Secondly, lets consider electrical current flow in a series circuit. Each connection point… generator to resistor, resistor to capacitor, and capacitor back to the generator can be thought of as a node or junction if you please. From Kirchoff’s current law we know that the current leaving a junction must equal the sum of currents entering that junction so, given that our junctions have no branches, when we apply power to the series circuit the resulting current is the same everywhere in the circuit.

Let’s energize the circuit and set the generator to produce a 1 KHz sine wave signal and set the output voltage to 14.14 volts peak. This corresponds to 10 volts rms.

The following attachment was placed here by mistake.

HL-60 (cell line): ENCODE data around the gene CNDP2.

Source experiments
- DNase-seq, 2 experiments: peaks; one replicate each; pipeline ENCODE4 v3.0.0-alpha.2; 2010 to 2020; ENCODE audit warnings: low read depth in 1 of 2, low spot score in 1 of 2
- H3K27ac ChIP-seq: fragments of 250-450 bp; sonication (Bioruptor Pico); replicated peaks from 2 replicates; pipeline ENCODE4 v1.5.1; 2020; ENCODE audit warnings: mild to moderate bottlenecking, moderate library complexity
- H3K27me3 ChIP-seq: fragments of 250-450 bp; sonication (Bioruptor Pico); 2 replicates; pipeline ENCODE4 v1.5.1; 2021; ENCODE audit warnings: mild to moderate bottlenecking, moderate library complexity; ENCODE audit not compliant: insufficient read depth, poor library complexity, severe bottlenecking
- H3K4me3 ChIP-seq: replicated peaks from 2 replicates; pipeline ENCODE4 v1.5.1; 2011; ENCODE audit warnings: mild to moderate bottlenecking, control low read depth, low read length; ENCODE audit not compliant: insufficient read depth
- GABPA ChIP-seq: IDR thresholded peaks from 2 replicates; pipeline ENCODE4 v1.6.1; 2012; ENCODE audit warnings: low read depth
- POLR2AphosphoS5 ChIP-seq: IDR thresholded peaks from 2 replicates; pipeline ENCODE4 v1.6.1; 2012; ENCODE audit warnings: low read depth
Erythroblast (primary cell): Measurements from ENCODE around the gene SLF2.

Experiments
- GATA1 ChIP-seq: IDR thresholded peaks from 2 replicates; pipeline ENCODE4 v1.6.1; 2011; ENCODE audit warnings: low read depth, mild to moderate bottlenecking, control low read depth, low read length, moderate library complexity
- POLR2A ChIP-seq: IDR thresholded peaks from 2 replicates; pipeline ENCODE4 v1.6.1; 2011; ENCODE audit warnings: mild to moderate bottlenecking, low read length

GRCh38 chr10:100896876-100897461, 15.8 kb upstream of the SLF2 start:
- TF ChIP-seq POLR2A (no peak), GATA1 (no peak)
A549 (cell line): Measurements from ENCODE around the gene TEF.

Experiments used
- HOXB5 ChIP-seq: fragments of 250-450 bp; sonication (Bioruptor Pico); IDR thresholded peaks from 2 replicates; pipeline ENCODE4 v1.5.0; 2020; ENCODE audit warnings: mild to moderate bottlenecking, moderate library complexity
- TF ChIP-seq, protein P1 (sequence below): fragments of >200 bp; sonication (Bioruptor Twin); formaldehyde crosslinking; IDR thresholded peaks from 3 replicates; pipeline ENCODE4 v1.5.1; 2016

The first measurement we will make is associated with the resistor. Looking at the voltage and current waveforms we note that both voltage and current reach their peak values at the same time and they move in lock step. They are said to be in "phase" as in "time". The driving waveform is a voltage sine wave so the resulting current waveform is also a sine wave. The visual current measuring device indicates that the circuit peak current is about 7.5 milliamperes or about 5.3 milliamperes rms. The thermocouple probe placed near the resistor indicates that the resistor is warmer than room temperature. Clearly the capacitor in the circuit is having some effect on the current flow since, if it were replaced by a short, the current would have been 14.14 ma peak or 10 ma rms according to Ohm’s Law and the thermocouple meter would have shown the resistor to be somewhat warmer. The main point here is that the voltage across the resistor and the current through the resistor are in phase and that the resistor heats up.